With the emergence of the Omicron variant resulting in widespread postponements, the lack of games played in recent weeks gives us an opportunity to take a look at some of the best players in the hockey card realm over the last calendar year, as well as some disappointments.
Alexander Ovechkin — Washington Capitals
It’s tough to find a player that has been more consistent over the last calendar year. Ovechkin has made breaking Wayne Gretzky’s goal record his main priority and his play on the ice has continued to stun audiences, especially given the advancing age of the Russian Superstar. As expected and barring major injury, Ovechkin will put himself in a tremendous spot to pass Gretzky. In doing so, he will continue to ascend to already incredible heights within the hobby. By having such a lengthy and high scoring career, Ovechkin has made himself one of the most secure investments available.
Andrei Vasilevskiy — Tampa Bay Lightning
Vasilevskiy stands alone as the premier goaltender in the NHL. Despite the talent of Connor Hellebuyck and promising play of guys like JT Swayman and Spencer Knight, Vasy is the benchmark for excellence in the league. Though he may not win the Vezina trophy every year, as potentially inebriated teammate Nikita Kucherov proudly exclaimed after the Lightning’s 2nd consecutive cup victory, this can be considered “No. 1 bullshit.” Because his quality of play has sparkled and led to consecutive championships, the drop off in value for top goaltenders after “the Big Cat” is pretty significant. If you’re going to buy, sell, or collect a current goaltender, Vasilveskiy has to be considered the main attraction for the foreseeable future.
Cale Makar — Colorado Avalanche
While Victor Hedman has roared back into the Norris trophy conversation this year after off-season surgery gave him back his mobility, all eyes seem to be focused on Cale Makar. Despite a slow start, Makar has been a pivotal piece in the Avs recent return to top form. Capable of playing chippy and responsibly in his own zone, Makar’s offensive ability with the puck and leading a rush can only be described as “electrifying.” If Makar is to take the next step in his career, he will need some sort of trophy – a Norris trophy as the league’s top defenseman would be nice, but I’m sure he’d prefer a Stanley Cup. Look for Makar to cement himself as the league’s top defenseman and the hobby’s top value for the position.
Alexis Lafreniere — New York Rangers
It’s great to see Lafreniere’s ice time increase over the last five games. At the time of writing, however, he’s projected to score 21 points in 81 games this season. For a former No. 1 overall pick who garnered a ton of hype and product manufactured, that level of scoring production simply won’t do. As COVID continues to pull starters out of games and lead to lower line players getting significant bumps in ice time, Lafrenieire will need to capitalize on this increase of playing time and show people why he was taken over players with considerably more points scored in the league, or he will completely drop off the map for collectors and investors alike. If he needs a change of scenery, one had better hope that’s to another hockey positive media market. If Alexis ends up wearing a Coyotes or Jets sweater, we will see a sell off rivaling Alexander Daigle.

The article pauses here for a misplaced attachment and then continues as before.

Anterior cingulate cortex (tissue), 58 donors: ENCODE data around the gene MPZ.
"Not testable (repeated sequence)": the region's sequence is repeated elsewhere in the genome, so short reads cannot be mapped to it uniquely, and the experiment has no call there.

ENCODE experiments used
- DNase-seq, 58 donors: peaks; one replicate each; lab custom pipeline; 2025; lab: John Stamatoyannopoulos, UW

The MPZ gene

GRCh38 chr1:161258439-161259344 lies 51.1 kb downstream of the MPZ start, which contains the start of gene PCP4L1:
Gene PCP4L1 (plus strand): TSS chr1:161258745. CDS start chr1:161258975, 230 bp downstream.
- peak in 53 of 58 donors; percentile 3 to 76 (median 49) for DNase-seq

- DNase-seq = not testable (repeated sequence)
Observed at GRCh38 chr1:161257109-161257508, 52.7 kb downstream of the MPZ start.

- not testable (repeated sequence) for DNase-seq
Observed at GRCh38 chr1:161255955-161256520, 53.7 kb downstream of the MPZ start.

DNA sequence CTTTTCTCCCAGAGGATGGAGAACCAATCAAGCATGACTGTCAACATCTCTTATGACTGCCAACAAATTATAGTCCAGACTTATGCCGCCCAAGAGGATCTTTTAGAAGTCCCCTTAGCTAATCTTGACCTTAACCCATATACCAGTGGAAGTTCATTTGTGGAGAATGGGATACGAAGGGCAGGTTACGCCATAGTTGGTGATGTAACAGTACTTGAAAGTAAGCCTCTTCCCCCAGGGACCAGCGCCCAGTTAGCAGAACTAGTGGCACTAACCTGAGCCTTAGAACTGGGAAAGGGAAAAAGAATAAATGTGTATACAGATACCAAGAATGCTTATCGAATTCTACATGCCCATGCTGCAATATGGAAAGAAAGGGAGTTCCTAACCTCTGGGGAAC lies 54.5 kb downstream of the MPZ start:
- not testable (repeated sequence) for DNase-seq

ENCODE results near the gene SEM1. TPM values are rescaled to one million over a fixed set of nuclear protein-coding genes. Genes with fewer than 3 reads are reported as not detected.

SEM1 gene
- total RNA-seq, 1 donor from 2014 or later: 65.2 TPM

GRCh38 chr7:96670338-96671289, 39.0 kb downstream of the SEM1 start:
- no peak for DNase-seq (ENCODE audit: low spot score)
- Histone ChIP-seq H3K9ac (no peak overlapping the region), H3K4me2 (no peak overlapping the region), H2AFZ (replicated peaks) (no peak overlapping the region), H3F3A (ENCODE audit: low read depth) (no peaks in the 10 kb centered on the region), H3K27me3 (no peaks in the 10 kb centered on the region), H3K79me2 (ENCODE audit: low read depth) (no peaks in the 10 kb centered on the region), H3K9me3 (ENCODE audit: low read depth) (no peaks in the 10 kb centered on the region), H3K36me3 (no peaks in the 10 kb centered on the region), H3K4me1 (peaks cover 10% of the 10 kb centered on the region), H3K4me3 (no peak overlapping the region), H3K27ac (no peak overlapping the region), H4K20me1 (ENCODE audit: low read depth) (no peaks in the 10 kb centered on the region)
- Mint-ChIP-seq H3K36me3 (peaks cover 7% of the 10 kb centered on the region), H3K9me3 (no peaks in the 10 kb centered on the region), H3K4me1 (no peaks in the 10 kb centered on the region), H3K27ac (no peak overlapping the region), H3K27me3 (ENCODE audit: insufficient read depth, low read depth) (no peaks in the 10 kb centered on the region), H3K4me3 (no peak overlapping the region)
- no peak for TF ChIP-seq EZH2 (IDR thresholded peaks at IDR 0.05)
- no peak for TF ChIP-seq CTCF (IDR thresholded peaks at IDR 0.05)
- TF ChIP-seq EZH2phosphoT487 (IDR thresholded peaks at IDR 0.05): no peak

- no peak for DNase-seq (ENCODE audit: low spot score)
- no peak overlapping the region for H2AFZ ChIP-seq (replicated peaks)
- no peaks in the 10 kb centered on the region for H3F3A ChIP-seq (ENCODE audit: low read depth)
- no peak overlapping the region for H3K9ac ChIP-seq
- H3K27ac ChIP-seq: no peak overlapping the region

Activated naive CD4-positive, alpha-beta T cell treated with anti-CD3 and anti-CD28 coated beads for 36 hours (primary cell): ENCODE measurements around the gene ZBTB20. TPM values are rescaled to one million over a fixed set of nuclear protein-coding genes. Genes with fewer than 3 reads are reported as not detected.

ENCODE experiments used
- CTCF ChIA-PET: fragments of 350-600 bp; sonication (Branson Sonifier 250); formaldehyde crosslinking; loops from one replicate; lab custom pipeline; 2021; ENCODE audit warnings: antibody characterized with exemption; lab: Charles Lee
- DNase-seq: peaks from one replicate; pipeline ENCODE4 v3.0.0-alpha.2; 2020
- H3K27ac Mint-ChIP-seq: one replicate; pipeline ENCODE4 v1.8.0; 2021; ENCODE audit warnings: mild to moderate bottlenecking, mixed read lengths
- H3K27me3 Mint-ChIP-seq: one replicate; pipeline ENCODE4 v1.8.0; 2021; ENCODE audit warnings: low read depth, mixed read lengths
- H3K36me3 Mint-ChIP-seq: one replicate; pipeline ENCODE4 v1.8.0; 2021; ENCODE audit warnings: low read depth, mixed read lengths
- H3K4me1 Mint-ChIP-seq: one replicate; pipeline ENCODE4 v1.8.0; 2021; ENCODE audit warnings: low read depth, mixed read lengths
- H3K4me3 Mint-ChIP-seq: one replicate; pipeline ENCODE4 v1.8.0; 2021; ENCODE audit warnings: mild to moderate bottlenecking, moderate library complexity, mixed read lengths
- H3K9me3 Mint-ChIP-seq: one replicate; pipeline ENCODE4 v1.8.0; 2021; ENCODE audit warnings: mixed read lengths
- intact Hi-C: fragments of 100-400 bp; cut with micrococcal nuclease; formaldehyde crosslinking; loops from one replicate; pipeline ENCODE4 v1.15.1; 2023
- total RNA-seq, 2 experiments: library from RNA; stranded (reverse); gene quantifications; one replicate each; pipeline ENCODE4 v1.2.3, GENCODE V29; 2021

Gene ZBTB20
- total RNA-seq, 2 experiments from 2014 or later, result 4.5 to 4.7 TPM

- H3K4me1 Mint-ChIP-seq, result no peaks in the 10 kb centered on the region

Nolan Patrick — Vegas Golden Knights
If you’re unfamiliar with Nolan Patrick, he was the No. 2 overall pick in 2017 by the Philadelphia Flyers. After inconsistent play in the Flyers orange, he was shipped to the exciting Vegas Golden Knights to resurrect his still promising career. His time in Vegas has been wrought with injury, and the Jack Eichel trade shows the lack of faith in Patrick as a top-6 center. It does appear that a once-promising career will now likely be reduced to bottom-6 minutes. There is still some hope that Nolan will turn his career around, but he will need to stay healthy and find ice time somewhere else if it doesn’t happen in Vegas.
Peyton Krebs — Buffalo Sabres
Peyton Krebs has a ton of talent, but only controls a portion of his own destiny. After being one of the main pieces coming back to Buffalo in the Jack Eichel trade, Krebs now has to deal with the immediate reality of playing for the Buffalo Sabres. This team has suffered a serious credibility blow after the horrible publicity generated by the entire Eichel situation, as well as comments made by former goalie Robin Lehner about his time with the organization, particularly scathing comments about ownership. The reality is that the years of losing and frustration in Buffalo have created a toxic environment which has already enveloped a lot of their top young talent. If Krebs is to succeed, it will be in spite of everything Buffalo has levied against him. You would hope he does well, but the odds are stacked against him.
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